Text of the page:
[Sermon given on Sunday, July 26, 2016 (Proper 8 – Year C) at St. Mary’s Episcopal Church – Kansas City, MO by the Rev’d. Fr. Marcus G. Halley]

So he set out from there, and found Elisha son of Shaphat, who was plowing. There were twelve yoke of oxen ahead of him, and he was with the twelfth. Elijah passed by him and threw his mantle over him.

1 Kings 19.19

Jesus said to him, ‘No one who puts a hand to the plow and looks back is fit for the kingdom of God.’

Luke 9.52

Grace and peace be unto you from God our Father, from Jesus Christ our Risen Lord and Reigning Savior, and from the Holy Spirit who empowers and enlivens our time together.

Good morning.

First of all it is my esteemed pleasure to be with you this morning in the absence of Father Patrick and Father Chas. This morning I want to talk about “discipleship,” in terms of what it means to carry this counter-cultural message into an ever-changing world.

The 2013 film Mandela: Long Walk to Freedom, which chronicles the life of Nelson Mandela the anti-apartheid revolutionary and first black South African president, begins with a scene depicting a Xhosa rites of passage for boys. This ritual was important for Xhosa men to understand and own their place in the community and their duty to their people. However, while the movie does not go into much detail regarding what the ritual entails, his autobiography Long Walk to Freedom does. “In Xhosa tradition,” Mandela writes, “[manhood] is achieved through one means only: circumcision.”[1]

Years later, reflecting on the meaning of this ritual in the context of the Apartheid regime of South Africa, Mandela writes that they were circumcised “in a ritual that promises… manhood, but I am here to tell you that it is an empty, illusory promise, a promise that can never be fulfilled. For we Xhosas, all black South Africans, are a conquered people. We are slaves in our own country.”[2] Manhood meant something different for Mandela. It was not about not playing games or making mischief. Being a man was not even about finding a wife and setting up a household. For the senior Mandala gazing retrospectively upon his life, being a man was about fighting for his freedom and the freedom of his people. “Looking back, I know that I was not a man that day and would not truly become one for many years.”[3]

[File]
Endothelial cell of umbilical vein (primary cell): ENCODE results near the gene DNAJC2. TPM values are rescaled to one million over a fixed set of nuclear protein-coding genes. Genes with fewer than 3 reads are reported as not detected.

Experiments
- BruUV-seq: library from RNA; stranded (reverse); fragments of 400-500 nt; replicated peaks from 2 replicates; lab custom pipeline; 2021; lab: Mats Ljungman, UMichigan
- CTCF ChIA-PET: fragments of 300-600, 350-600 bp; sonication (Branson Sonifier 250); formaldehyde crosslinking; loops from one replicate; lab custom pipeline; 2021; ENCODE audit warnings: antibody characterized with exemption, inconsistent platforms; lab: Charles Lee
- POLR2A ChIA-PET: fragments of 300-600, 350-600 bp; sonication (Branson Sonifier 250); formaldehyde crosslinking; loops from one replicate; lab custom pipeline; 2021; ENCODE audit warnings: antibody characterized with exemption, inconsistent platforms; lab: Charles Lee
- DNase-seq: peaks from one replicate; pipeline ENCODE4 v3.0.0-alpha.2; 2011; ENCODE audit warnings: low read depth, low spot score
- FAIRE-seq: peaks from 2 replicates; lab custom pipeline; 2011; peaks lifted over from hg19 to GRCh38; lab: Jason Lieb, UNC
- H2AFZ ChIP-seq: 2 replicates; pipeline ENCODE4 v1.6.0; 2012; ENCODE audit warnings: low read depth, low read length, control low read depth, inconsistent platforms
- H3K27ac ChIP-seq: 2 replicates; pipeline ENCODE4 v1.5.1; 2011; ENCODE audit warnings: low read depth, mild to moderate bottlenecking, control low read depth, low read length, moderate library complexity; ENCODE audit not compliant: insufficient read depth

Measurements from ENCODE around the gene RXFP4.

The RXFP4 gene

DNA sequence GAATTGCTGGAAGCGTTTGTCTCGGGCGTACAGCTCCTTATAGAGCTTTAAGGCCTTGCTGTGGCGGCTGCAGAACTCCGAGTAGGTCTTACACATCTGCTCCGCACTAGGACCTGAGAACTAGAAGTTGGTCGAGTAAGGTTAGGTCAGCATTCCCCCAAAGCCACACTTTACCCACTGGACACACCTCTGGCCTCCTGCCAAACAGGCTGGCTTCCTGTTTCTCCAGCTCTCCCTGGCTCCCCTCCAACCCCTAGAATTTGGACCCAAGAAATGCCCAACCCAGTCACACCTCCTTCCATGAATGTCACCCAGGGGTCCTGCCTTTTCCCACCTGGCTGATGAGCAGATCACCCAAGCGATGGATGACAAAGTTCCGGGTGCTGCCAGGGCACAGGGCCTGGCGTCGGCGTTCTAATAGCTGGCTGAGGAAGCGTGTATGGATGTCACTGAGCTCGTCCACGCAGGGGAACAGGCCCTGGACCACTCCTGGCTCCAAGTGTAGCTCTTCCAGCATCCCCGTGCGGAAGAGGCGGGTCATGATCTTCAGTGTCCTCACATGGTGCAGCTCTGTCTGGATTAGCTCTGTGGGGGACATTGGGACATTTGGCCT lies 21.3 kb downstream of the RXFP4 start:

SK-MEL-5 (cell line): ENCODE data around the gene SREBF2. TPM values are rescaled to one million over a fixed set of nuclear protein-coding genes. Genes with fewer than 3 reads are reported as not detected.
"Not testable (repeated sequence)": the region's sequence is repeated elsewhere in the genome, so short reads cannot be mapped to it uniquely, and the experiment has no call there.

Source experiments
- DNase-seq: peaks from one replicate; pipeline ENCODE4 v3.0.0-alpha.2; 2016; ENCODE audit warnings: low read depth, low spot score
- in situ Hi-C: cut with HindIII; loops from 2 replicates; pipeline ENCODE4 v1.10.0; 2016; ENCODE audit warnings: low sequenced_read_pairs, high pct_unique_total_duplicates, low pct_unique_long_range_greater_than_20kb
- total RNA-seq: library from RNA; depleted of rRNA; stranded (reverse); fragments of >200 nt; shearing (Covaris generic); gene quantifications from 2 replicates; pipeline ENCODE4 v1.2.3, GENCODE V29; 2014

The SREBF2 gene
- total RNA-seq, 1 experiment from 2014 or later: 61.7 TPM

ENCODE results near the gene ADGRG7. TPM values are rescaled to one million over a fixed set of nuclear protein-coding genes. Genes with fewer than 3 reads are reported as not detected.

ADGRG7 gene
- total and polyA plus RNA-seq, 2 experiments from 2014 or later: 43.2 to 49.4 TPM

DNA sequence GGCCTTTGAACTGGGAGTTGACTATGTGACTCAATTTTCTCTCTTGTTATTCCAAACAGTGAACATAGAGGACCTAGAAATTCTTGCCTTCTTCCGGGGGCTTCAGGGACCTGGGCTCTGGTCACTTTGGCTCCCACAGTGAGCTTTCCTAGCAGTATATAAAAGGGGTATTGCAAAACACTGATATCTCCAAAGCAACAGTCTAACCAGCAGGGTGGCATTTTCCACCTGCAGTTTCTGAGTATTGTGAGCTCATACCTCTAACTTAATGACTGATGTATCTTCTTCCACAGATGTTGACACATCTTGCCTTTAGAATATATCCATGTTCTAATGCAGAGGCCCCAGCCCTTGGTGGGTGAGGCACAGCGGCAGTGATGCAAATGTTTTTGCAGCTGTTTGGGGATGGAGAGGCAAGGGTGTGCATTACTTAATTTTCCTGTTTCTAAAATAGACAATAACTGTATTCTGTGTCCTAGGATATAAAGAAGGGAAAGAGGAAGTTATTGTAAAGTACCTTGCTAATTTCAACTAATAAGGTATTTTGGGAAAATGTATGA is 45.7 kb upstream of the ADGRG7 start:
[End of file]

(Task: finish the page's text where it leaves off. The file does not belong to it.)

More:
I deeply believe that each of us experiences God in these liminal, decision-making spaces – these rites of passage – where we have to decide where we are going to go, what life means, and whether we are really going to take this journey seriously.

When we received the Sacrament of Baptism, we are brought into the Church through a ritual that not only connects us to one another and to every other person who has ever been baptized, but to the mission of Jesus Christ into whose life and death we are initiated.  It is serious business – it is literally life and death.

But much like Mandela’s experience of rites of passage, baptism in our context is almost empty and meaningless. Baptism makes serious claims about the world and about our place in it even as we are encompassed by examples of the primacy of sin and death. We say we are “Christian” in our baptism, but it might be more true that we spend the rest of our lives living into the power of the name of the Lord Jesus Christ. Theologian Howard Thurman puts it this way. When Jesus meets the Woman at the Well,

he demonstrated reverence for personality. He met the woman where she was, and he treated her as if she was already where she now willed to be. In dealing with her he ‘believed’ her into the fulfillment of her possibilities. He stirred her confidence into activity. He placed a crown over her head, which for the rest of her life she would keep trying to grow tall enough to wear.[4]

When we meet God, God meets us at the point of our present and yet God sees us in the fullness of our potential.

That’s how God could call a stuttering and shy Moses to liberate God’s people from Pharaonic slavery.

That’s how God could a poor and obscure Mary to carry within her the salvation of the world.